And you see a girl’s brown body
Dancing through the turquoise
And her footprints make you follow
Where the sky loves the sea
And when your fingers find her
She drowns you in her body
Carving deep blue ripples
In the tissues of your mind

“Some of the ingredients in the cover are made up from Victorian decorative engravings. It was done in black and white first and then painted with fluorescent colors. I tried to capture the warm joyful liveliness of Cream’s songs”.  Martin Sharp

The tiny purple fishes
Run laughing through your fingers
And you want to take her with you
To the hard land of the winter

Ford the gatefold sleeve for Cream’s third album; the double LP Wheels of Fire (1968), he won the New York Art Directors Prize for Best Album Design in 1969.

“I later went on to design the cover for “Wheels Of Fire” for Cream and also for Ginger Baker’s “Airforce”, a band called Mighty Baby…Jeannie Lewis’ “Free Fall Through Featherless Flight” and a few of my own releases of Tiny Tim, “Chameleon”, “Keeping My Troubles To Myself”, and “The World Non-Stop Singing Record.” Martin Sharp

 

Mighty Baby

 

 

 

Tiny Tim

One of Sharp’s great obsessions has been his idol, Tiny Tim, best known for his song ‘Tiptoe through the tulips’. Sharp first saw Tiny Tim at a Charity Concert at the Royal Albert Hall, London in 1969, encouraged by his flat-mate Eric Clapton. Sharp has revered Tiny Tim ever since, seeing him as a collagist like himself, but using songs rather than images. Tiny Tim and Sharp collaborated on a number of projects, including concerts in Australia and a film Sharp has been working on for over 20 years.

 

 

“Martin Sharp’s Street Of Dreams” is an amazing and magical look at the one-and-only Herbert Khaury (a.k.a. Tiny Tim), as well as a look at Sydney’s own Luna Park and the infamous Ghost Train fire (an incident which killed seven people). An almost decade long labor of love, Martin Sharp provides an inside look at pop music’s most eccentric and sincere performer, long after fame and fortune (and Miss Vicki) had left him. He was more than a musician, or an entertainer. He was a direct link to the music of days gone by, and in Martin Sharp’s words “The Eternal Troubadour”. To call him anything else would be ignoring the fact that he poured both his heart and soul into every performance, be it for ten people or ten thousand. However, Tiny Tim wasn’t without his fair share of personal demons.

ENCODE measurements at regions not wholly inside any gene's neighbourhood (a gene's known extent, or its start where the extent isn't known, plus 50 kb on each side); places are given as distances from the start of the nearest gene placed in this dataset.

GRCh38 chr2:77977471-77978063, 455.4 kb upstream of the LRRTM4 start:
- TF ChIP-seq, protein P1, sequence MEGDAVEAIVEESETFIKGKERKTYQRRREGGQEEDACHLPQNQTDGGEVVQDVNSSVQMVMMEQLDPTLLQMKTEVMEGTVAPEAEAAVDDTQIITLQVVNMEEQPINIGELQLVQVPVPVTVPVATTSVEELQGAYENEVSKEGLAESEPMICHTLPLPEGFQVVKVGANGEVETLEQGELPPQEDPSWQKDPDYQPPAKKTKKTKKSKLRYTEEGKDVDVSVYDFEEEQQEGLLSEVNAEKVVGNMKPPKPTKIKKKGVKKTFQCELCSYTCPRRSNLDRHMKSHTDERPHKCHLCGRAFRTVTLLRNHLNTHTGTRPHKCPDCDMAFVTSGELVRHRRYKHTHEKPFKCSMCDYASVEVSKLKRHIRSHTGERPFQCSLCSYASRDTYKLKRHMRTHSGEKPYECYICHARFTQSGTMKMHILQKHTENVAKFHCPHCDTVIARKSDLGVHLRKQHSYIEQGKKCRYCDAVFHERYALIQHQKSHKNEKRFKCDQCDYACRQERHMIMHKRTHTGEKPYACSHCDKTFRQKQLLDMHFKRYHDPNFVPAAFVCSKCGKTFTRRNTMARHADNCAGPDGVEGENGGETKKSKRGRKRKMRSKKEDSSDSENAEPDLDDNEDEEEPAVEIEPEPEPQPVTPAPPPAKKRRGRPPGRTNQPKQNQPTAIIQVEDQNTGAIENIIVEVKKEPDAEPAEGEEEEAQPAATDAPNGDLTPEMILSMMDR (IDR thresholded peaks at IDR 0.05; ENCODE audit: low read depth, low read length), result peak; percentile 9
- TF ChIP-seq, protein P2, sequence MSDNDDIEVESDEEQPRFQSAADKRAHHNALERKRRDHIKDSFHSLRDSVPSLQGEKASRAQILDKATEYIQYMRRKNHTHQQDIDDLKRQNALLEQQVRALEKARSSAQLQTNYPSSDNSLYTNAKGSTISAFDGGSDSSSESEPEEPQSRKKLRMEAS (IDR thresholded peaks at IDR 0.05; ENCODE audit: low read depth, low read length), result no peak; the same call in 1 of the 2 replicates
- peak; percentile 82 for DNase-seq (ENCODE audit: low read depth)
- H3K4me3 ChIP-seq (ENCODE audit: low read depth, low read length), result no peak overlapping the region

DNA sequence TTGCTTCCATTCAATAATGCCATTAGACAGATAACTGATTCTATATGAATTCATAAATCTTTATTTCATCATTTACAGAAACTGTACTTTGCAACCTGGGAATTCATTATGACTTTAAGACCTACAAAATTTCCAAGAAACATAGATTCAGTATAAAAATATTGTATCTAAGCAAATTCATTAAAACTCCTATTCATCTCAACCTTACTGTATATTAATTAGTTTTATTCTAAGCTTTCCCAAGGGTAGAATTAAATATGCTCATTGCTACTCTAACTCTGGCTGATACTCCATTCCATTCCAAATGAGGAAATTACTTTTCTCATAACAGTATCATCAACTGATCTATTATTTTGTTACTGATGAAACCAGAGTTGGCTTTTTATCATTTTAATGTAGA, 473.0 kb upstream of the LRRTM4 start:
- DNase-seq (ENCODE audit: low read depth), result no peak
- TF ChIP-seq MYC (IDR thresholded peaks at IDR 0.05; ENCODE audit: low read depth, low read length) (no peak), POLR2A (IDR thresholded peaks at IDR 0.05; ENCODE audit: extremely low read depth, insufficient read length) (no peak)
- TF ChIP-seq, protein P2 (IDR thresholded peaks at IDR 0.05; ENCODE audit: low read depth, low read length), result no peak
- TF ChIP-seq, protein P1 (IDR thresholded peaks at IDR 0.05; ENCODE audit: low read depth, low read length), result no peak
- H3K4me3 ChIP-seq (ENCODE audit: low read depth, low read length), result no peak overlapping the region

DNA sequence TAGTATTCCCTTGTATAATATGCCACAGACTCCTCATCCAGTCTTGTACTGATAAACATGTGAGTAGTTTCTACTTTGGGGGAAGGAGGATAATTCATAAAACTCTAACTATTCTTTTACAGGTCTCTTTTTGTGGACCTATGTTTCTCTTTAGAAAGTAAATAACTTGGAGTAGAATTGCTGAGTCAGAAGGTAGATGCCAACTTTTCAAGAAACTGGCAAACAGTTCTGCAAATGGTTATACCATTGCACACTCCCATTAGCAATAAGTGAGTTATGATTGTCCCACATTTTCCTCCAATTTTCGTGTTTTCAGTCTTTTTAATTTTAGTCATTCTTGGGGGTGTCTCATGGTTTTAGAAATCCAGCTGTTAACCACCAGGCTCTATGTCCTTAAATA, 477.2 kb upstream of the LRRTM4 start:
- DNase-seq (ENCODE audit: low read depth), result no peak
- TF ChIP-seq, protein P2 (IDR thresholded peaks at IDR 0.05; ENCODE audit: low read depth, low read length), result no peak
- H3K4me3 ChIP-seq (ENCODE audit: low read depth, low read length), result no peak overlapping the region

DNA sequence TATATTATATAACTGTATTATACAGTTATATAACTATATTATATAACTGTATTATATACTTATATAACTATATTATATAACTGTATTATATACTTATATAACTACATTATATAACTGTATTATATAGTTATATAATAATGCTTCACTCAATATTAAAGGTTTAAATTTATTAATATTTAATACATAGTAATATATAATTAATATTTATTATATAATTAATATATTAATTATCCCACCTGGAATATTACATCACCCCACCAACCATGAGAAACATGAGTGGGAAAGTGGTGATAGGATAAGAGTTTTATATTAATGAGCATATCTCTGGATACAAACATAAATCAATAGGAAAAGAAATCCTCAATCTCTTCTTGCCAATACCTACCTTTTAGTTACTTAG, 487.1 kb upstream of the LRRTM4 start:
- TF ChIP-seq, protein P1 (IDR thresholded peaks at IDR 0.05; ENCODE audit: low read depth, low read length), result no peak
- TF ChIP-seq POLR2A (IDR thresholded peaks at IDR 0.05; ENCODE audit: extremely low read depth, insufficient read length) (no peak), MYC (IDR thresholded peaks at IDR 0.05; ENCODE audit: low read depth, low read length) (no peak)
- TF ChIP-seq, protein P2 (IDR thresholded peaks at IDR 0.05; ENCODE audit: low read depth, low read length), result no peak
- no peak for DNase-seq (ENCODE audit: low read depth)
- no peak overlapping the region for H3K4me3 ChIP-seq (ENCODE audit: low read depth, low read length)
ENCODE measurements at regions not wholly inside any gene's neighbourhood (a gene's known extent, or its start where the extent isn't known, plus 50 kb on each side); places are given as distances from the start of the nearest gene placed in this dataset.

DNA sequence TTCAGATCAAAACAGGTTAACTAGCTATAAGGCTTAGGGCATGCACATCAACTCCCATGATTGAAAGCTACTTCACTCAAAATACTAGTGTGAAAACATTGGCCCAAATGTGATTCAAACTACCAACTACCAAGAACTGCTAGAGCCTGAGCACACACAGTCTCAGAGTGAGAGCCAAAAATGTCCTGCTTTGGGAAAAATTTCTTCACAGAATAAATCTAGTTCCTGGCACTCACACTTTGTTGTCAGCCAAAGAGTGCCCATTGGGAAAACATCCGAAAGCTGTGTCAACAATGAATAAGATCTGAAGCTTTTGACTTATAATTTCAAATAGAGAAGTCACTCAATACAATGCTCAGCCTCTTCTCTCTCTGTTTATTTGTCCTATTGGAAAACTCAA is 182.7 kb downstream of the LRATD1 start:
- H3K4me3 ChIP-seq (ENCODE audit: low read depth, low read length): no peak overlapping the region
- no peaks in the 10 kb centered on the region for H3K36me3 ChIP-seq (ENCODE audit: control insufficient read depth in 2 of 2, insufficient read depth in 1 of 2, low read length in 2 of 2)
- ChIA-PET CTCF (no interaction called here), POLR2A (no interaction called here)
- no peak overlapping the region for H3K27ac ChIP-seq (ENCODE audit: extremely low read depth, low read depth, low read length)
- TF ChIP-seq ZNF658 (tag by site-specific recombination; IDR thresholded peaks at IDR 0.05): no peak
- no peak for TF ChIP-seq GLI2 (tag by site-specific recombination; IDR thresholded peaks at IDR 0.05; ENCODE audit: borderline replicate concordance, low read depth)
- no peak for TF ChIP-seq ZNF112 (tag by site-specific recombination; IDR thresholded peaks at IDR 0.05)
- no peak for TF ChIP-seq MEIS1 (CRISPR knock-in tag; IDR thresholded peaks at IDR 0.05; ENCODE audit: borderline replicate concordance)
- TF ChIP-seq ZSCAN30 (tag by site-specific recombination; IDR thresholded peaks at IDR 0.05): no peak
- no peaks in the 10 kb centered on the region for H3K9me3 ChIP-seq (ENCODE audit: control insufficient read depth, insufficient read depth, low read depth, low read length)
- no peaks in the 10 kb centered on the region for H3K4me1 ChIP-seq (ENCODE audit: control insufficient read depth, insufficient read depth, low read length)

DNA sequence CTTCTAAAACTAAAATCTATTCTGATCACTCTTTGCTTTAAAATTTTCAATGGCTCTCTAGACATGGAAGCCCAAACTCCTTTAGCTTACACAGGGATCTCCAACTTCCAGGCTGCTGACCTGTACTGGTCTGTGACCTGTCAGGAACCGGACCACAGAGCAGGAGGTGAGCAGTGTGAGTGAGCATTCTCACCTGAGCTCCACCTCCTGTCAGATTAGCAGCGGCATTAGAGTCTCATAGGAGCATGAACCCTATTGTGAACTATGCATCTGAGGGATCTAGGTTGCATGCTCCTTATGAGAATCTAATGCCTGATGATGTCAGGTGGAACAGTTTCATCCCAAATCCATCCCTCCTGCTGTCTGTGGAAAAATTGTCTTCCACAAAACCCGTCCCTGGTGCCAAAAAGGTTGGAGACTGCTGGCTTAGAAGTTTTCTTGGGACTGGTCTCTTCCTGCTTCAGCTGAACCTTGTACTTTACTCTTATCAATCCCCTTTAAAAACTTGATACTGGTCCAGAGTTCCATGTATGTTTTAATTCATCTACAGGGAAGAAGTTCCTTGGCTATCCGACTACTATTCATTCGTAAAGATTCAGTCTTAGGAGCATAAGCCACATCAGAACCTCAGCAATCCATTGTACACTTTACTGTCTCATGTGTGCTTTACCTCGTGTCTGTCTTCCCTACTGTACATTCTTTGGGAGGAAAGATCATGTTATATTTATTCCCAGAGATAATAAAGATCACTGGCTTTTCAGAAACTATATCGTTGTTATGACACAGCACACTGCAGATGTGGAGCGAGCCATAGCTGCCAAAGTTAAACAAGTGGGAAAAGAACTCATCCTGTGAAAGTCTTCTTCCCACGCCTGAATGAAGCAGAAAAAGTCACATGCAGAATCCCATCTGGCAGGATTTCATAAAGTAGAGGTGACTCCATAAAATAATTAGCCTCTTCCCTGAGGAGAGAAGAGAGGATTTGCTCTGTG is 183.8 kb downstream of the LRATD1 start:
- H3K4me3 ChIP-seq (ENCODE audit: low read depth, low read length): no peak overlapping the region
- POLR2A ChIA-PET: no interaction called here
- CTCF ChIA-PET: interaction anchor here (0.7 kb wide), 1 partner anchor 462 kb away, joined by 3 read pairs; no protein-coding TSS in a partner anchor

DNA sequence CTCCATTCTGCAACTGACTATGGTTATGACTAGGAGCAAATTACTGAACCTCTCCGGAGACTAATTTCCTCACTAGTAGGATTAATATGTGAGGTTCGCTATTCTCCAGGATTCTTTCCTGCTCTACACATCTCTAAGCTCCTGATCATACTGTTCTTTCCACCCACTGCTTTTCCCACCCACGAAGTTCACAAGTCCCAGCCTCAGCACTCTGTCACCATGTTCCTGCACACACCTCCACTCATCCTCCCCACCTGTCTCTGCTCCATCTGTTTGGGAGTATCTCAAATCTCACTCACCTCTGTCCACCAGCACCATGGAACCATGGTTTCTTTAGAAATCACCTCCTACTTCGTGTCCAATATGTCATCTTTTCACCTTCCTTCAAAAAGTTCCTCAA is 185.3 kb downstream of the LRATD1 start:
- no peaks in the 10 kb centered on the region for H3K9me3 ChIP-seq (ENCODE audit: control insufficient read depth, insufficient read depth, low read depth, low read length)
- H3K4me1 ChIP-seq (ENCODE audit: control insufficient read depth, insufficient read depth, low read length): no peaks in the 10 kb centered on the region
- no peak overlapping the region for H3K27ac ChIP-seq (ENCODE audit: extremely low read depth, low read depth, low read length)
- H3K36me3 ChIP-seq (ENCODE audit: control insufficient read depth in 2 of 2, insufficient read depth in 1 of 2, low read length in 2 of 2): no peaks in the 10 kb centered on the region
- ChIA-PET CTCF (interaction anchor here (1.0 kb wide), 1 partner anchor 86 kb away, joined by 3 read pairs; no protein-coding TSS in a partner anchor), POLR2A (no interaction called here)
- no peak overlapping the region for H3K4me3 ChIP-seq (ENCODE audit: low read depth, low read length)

He constantly struggled with a love for alcohol and an obsessive passion for women, and there are many instances where both his desires and devotion to Jesus seem to present a man with mental instability. But it is these imperfections, combined with his ever-present humility and overall good humor, that fully round out the man and make him all the more believable and human.

 

 The film, while mainly focusing on Tiny Tim, also covers the story of Sydney’s Luna Park and the controversy of the Ghost Train fire. The film is tied together with video footage of Tiny’s 1979 attempt to break the World Professional Non-Stop Singing Record (a record he would later break again in the same year this film was completed), as well as footage of the time he spent as an entertainer at Luna Park. This particular edit was aired May 24th 1988 in Brighton, England. After the film was shown Tiny began his third and final World Professional Non-Stop Singing Record. There are several people to thank for this, and they would be Martin Sharp, Esteban Rincon, and the administrators of the Tiny Tim Facebook fanpage. Without Martin Sharp’s love and adoration for Tiny Tim, almost two decades of the singer’s life would have been lost to history. Martin Sharp first saw Tiny Tim perform at The Royal Albert Hall in 1969. After seeing him perform, Martin Sharp would go on to record many of Tiny’s on and off stage performances, his first recording being from 1974 at the Newcastle West Leagues Club. He continued to produce and support Tiny Tim well into the early nineties, and in 2007 re-released two of Tiny Tim’s albums he produced (“Chameleon” and “Wonderful World Of Romance”) as well as a compilation of previously unreleased studio and live performances titled “Stardust”

 

This period in London and his work with Oz brought him international renown.